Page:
With dismal sales tax receipts necessitating budgetary reductions and layoffs in the city of Geneseo, former economic development director Ken Schloemer believes a sales tax increase may be necessary.


With dismal sales tax receipts necessitating budgetary reductions and layoffs in the city of Geneseo, former economic development director Ken Schloemer believes a sales tax increase may be necessary.

“A sales tax is the fastest way to bring in revenue,” Schloemer told the city’s administrative services board on Jan. 26.

Geneseo’s sales tax rate currently stands at 6.25 percent. Schloemer is proposing the rate increase by a 1/2 cent.

In information provided to the board, Schloemer said Geneseo’s rate, which is lower than the 7.25 percent held by most Quad City communities, has not encouraged people to shop locally.

“The sales tax rate has not stopped Geneseo people, or Atkinson or Annawan people, from driving to the Quad Cities or elsewhere to spend their money,”?he said. “And people from the Quad Cities aren’t flocking to town to take advantage of our 6.25 percent rate.”

Schloemer said he estimates a 1/2 cent increase could generate an extra $600,000 in revenue.

In order to include a sales tax increase on the April 7 ballot, city officials would have to move quickly.

All ballot measures must be to the Henry County clerk’s office by Feb. 4. In order for the item to be on the ballot, a special city council meeting would need to be convened to approve the measure.

The public would need to be notified of that special meeting 48 hours in advance, said attorney Margaret Kostopulos, who represents the city.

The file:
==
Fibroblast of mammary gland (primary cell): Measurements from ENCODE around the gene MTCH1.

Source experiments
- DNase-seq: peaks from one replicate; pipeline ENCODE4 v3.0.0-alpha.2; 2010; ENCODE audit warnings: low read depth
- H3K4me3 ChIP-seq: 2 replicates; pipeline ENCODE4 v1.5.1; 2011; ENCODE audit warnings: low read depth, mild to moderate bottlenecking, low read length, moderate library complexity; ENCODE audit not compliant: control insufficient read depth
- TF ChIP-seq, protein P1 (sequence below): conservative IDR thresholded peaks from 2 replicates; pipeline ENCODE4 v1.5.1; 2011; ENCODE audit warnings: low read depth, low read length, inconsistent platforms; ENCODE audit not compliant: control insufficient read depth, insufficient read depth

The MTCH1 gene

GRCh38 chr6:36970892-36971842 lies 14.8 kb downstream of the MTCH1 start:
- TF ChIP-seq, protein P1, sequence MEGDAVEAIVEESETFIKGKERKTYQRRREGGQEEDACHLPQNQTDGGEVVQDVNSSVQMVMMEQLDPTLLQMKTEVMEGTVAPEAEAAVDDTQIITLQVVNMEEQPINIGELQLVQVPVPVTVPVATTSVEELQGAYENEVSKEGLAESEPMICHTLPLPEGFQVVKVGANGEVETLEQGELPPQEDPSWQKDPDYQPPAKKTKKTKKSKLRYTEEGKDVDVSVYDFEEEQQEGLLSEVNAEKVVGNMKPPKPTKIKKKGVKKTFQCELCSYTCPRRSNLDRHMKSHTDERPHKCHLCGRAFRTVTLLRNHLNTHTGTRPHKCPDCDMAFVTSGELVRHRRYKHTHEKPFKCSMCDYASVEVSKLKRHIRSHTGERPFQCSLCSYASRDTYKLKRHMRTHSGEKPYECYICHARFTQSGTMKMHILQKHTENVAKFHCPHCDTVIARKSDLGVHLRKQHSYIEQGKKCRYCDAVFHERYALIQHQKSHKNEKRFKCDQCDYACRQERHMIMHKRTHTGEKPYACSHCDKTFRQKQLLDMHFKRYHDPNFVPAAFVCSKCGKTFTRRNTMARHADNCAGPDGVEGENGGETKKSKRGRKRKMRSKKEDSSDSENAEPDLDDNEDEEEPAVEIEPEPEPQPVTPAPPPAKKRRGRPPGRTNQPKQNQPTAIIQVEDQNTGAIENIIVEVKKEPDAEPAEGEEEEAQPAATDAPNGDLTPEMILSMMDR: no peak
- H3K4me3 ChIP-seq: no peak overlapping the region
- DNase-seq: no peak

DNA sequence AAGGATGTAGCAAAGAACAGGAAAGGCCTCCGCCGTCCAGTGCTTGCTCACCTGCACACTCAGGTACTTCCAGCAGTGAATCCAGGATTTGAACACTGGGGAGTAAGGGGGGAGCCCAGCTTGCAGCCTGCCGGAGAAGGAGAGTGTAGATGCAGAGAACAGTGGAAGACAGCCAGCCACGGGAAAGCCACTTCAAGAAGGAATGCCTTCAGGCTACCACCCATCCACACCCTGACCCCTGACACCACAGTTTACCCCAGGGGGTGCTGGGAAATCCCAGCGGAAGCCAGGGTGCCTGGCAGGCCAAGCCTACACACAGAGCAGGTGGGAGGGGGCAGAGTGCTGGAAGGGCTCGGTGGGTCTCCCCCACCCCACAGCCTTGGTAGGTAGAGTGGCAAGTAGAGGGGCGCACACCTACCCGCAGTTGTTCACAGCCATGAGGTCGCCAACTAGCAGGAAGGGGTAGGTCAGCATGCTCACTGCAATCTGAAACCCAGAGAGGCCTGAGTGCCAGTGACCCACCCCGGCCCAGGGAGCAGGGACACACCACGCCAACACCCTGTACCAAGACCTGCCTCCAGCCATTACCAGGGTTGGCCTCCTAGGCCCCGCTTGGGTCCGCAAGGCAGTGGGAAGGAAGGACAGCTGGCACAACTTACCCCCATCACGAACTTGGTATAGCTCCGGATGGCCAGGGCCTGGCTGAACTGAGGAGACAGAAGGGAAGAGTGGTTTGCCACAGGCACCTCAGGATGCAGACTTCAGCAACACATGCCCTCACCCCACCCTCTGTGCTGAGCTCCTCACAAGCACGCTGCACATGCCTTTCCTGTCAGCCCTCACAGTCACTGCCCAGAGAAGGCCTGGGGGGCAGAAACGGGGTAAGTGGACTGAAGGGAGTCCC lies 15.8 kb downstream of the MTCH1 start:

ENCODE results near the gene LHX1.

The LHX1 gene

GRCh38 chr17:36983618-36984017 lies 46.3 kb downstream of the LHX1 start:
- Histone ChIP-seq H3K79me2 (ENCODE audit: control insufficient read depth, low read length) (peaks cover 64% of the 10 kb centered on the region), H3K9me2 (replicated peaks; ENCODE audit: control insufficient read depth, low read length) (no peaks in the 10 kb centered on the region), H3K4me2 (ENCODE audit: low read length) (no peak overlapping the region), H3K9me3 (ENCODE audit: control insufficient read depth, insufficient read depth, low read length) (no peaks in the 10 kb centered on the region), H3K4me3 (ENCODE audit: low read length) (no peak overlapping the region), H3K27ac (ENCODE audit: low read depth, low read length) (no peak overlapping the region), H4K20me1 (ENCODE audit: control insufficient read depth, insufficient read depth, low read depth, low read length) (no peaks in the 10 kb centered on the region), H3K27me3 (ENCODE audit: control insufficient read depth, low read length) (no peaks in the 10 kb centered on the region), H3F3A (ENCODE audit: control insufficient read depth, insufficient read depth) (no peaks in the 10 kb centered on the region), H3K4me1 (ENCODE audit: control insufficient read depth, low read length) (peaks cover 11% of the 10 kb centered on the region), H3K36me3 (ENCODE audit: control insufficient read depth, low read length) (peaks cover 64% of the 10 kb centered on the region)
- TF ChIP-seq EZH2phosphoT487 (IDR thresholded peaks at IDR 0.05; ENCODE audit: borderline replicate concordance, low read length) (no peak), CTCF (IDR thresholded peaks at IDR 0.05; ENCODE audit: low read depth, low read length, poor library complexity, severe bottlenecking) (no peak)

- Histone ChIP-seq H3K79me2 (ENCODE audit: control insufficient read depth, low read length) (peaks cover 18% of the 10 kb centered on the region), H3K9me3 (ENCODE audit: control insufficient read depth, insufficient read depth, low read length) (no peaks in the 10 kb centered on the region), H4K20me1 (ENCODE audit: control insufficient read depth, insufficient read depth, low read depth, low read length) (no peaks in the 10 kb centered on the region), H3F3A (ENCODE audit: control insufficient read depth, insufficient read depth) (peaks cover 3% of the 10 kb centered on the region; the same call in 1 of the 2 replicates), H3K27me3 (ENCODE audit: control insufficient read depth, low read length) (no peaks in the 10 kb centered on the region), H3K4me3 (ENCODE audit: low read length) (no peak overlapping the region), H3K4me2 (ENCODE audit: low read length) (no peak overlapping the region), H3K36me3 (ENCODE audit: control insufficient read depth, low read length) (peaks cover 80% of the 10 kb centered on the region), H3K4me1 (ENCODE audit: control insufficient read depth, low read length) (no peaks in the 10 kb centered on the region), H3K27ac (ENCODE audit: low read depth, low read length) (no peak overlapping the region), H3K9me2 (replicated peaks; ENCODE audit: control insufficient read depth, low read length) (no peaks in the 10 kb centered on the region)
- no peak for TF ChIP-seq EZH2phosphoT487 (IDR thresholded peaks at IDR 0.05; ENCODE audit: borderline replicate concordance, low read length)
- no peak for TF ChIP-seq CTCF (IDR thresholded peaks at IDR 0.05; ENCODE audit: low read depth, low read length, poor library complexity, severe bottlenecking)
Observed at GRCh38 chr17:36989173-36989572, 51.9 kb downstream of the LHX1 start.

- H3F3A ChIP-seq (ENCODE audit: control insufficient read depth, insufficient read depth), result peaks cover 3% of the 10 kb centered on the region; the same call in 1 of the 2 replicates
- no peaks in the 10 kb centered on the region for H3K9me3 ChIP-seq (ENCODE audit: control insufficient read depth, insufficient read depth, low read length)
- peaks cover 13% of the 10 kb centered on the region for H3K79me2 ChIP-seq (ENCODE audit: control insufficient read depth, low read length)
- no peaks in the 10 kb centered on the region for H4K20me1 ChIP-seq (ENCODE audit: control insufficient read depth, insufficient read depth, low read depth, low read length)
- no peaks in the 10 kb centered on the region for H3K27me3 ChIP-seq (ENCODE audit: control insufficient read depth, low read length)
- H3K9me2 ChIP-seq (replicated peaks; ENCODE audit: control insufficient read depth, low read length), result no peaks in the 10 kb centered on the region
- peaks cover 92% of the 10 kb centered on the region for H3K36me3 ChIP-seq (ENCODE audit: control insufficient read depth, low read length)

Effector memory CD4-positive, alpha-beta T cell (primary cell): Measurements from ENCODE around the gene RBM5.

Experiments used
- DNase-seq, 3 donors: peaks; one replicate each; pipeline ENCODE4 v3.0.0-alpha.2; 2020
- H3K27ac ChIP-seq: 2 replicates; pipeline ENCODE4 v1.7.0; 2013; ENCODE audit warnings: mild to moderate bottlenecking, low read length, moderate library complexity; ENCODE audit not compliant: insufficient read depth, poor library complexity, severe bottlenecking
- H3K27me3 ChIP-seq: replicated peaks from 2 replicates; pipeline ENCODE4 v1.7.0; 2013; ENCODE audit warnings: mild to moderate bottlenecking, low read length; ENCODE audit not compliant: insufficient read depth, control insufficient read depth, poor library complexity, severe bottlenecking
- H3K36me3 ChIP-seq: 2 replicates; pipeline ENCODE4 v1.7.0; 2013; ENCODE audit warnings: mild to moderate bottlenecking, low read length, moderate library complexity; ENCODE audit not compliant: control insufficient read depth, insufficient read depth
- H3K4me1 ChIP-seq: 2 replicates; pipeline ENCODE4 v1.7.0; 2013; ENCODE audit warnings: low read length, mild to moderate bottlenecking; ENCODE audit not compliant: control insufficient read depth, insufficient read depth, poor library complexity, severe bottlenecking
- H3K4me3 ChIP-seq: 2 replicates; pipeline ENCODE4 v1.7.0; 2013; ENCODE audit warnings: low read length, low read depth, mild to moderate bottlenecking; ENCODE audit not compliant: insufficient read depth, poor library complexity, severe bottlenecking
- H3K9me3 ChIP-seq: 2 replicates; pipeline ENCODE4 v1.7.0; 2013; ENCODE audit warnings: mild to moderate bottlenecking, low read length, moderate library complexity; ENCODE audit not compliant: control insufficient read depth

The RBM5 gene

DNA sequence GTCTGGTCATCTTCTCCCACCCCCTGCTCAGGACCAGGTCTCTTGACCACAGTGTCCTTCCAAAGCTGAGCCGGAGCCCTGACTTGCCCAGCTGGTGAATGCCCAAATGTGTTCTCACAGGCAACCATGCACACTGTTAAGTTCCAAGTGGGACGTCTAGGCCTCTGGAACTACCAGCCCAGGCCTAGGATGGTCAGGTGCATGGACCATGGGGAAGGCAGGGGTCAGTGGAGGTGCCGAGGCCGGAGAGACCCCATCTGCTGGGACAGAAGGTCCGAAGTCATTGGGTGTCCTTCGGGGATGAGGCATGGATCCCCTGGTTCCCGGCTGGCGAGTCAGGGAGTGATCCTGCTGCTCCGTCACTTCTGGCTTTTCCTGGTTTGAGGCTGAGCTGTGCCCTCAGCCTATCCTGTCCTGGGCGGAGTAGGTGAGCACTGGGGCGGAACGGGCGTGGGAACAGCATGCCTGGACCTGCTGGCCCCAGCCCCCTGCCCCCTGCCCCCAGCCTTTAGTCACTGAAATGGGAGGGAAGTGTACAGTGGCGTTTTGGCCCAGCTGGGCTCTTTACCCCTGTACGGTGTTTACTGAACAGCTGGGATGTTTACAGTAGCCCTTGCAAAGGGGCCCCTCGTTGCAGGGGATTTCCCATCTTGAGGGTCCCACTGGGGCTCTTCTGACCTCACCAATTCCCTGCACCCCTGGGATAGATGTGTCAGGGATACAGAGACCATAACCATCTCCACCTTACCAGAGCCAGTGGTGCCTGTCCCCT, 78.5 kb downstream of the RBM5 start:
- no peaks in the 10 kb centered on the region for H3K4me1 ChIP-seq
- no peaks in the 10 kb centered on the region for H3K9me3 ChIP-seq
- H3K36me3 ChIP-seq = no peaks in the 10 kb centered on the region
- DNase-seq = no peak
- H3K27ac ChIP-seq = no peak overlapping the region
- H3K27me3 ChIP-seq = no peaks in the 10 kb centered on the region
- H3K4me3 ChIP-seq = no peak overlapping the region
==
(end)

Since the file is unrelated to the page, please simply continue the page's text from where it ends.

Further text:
“That’s a tight time frame, and it would be very difficult to meet,” said city administrator Eric Wiederhold, adding city officials might want more time to research and consider the issue.

If a sales tax increase was approved by voters, the additional revenue it would generate could only be used for city infrastructure, not payroll.

However, if additional funds were available for infrastructure, some finances in the general fund could be freed up for payroll use.

Wiederhold said he doesn’t know of any ballot measure that would directly impact the city’s payroll funds.

Still, even if the issue makes it to the April ballot and is approved by voters, additional funds will not be available to the city until July.

“You’d have to do a lot of selling to get a sales tax increase to pass,” said Schloemer.

Administrative services board member Curt Spensley said sales tax increases are generally
“very unpopular”?with voters.

However, Spensley said city officials would be interested in hearing the public’s opinion on a proposed sales tax increase, and encouraged residents to contact city hall.